Welcome back Iggles to another cosplay post! I decided to change the name from Cosplay 101 to Iggles Guide to Cosplaying because there might be some times where I share or discuss things that aren’t really ‘beginners’ topics if that makes any sense. Anyway, I like the name and hopefully you do as well!

So, imagine yourself home on a Friday night (if you’re anything like me you most likely are) browsing your favorite fandom tag on Tumblr. And you see it. Right before your very eyes is the most magnificent fan art piece of (insert favorite character from fandom you like here) and you know you have to cosplay it. You just instantly get the urge to do the thing and dang it you wanna do the thing BAD!

I can’t be the only one who has been in that situation. I have a folder on my laptop dedicated to fan art pieces that I want to cosplay some day. I have cosplayed some fan art versions of characters before but only recently have I decided to culminate a small list of things I should do before (and after) I get too happy and go buy fabric! I wanted to share these quick handy dandy tips with you!

Tip 1: Ask the artist for permission.

It’s as simple as sending them a DM on Twitter, leaving them an ask on Tumblr, or shooting them an email! You don’t HAVE to do this but I find it to be a common courtesy. I am after all going to be making what they’ve designed and if I want to give credit when it’s due I say who designed it and that they were okay that I did. Because imagine if you’re an artist and you see someone has cosplayed your design and hasn’t given you an ounce of credit for it.. it’d probably suck. I’ve also recently started doing this because more times than none the artist will say yes and be just as excited about you cosplaying it!

Tip 2: Ask the artist questions.

I recently reached out to comic artist Jordan Gibson about cosplaying one of his redesigns. I was able to ask him about his inspiration (which he actually sent over photos he used as reference) and what his idea for fabric choices would be for the costume. Because if you’re someone who is a perfectionist in any way you’ll want to do the costume justice which means trying to create it the way it was intended to be created if it were going to be a wearable garment. It really doesn’t hurt to ask the artist for tips and suggestions!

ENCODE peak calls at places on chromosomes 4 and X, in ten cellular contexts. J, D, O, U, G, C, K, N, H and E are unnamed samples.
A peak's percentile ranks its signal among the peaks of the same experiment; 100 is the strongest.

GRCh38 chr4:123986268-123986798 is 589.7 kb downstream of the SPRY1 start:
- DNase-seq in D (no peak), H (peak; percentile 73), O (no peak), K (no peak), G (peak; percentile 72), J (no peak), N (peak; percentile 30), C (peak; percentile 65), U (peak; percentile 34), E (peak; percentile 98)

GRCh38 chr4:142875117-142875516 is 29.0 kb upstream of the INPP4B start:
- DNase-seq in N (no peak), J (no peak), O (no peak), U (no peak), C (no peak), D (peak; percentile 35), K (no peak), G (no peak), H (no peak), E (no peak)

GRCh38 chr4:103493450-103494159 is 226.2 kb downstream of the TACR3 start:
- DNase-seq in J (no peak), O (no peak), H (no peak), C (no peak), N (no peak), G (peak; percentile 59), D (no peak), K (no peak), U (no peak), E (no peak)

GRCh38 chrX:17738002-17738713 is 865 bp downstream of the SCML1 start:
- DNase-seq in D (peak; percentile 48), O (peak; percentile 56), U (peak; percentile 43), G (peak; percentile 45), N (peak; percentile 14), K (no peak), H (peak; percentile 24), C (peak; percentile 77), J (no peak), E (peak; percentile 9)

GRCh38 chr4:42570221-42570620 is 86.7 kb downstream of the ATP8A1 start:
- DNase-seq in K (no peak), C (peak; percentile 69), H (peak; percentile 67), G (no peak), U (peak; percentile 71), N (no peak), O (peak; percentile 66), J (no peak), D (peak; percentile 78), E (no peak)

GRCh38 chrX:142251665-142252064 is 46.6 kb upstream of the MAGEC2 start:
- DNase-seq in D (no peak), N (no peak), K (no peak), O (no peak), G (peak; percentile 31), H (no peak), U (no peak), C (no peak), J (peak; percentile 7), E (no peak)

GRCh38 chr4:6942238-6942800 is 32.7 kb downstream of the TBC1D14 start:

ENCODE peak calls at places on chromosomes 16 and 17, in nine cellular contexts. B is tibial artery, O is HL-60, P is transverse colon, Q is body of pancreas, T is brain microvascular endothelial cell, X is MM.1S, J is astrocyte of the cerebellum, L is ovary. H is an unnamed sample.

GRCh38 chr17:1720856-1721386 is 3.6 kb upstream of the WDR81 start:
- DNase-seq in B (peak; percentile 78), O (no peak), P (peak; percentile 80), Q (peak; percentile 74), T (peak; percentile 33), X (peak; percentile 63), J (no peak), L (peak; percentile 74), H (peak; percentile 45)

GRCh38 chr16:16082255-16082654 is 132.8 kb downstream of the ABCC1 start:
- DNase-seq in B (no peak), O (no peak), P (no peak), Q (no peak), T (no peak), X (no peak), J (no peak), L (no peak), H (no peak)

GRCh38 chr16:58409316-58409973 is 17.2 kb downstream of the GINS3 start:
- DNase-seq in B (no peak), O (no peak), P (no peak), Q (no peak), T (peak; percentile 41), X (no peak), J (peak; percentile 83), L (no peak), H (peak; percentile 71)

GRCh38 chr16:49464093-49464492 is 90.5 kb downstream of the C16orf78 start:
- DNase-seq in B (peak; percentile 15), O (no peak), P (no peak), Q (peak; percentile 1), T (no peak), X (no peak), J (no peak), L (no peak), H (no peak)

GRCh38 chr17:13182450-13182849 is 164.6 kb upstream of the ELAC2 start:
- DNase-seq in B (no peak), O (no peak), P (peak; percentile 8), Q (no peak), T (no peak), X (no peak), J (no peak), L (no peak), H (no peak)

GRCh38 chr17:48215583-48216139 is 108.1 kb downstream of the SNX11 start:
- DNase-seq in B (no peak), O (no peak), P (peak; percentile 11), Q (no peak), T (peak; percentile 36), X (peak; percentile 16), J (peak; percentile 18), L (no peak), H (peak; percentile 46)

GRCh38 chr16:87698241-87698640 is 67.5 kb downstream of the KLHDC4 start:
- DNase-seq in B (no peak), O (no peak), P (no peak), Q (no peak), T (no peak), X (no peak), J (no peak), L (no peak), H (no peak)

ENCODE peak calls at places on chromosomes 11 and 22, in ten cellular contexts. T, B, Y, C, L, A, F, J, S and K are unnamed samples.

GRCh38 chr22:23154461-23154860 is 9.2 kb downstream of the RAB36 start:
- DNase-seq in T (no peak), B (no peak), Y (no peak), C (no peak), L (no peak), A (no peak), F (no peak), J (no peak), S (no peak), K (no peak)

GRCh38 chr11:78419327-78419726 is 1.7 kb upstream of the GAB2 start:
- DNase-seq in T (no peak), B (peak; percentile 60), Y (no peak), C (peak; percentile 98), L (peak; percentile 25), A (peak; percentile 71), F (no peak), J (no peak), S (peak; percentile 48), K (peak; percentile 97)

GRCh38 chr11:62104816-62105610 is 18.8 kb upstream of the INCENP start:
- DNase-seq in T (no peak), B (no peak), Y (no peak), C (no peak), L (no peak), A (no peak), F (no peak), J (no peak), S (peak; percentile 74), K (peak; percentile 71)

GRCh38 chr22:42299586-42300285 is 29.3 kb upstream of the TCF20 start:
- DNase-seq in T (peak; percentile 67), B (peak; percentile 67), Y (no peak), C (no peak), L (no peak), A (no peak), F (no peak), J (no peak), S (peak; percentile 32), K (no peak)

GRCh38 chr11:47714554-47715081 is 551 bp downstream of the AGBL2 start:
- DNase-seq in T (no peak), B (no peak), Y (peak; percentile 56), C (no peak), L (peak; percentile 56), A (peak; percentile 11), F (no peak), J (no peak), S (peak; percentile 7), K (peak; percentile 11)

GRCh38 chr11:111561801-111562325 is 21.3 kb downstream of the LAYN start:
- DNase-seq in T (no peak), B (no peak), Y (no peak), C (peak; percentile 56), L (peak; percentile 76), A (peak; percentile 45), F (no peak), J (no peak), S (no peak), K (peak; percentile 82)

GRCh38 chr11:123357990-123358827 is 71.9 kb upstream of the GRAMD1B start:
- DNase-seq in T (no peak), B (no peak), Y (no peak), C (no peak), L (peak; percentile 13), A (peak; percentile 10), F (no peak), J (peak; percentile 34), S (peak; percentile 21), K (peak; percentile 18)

Tip 3: On social media, always credit!

If you’re posting progress photos and photos of the design that you’re doing, make sure to always give credit. You could put something like “original design by: ____” at the very bottom of your post or photo or commentary. It’s small but it’ll definitely show the artist (and everyone else) that you’re not just going to try to pass it off as your own idea.

Tip 4: Don’t lose that drive!

Sometimes when I know I want to cosplay a fan art version of a character I sometimes get that little voice that tells me “what if know one knows who you are supposed to be and you get ignored?”. Well just remember why you wanted to do it in the first place, because YOU liked it. Who cares if no one is going to recognize you, you’ll know who you are and you can work it. And if by some chance you want a photo for your own self and no one snaps one, ask a friend!

Tip 5: Send the artist a photo of the finished product.

I am sure they would love to see your hard work come to fruition and to see their work come to life. Send them a photo and maybe even share your experience with them.

That’s it! I mean, much like cosplaying any other character, it’s just all about making it but with designs drawn up by an independent artist or Tumblr artists who don’t get much recognition as it is. I try to make them aware that I love what they’ve created and I want to make it in real life!

So next month I wanted to create an actual tutorial for a post so if you have any suggestions on what I should make shoot me a tweet over at TheGeekySquib! If you have any cosplay related questions you can send those as well and maybe I can dedicate a post to that too!


Until next time!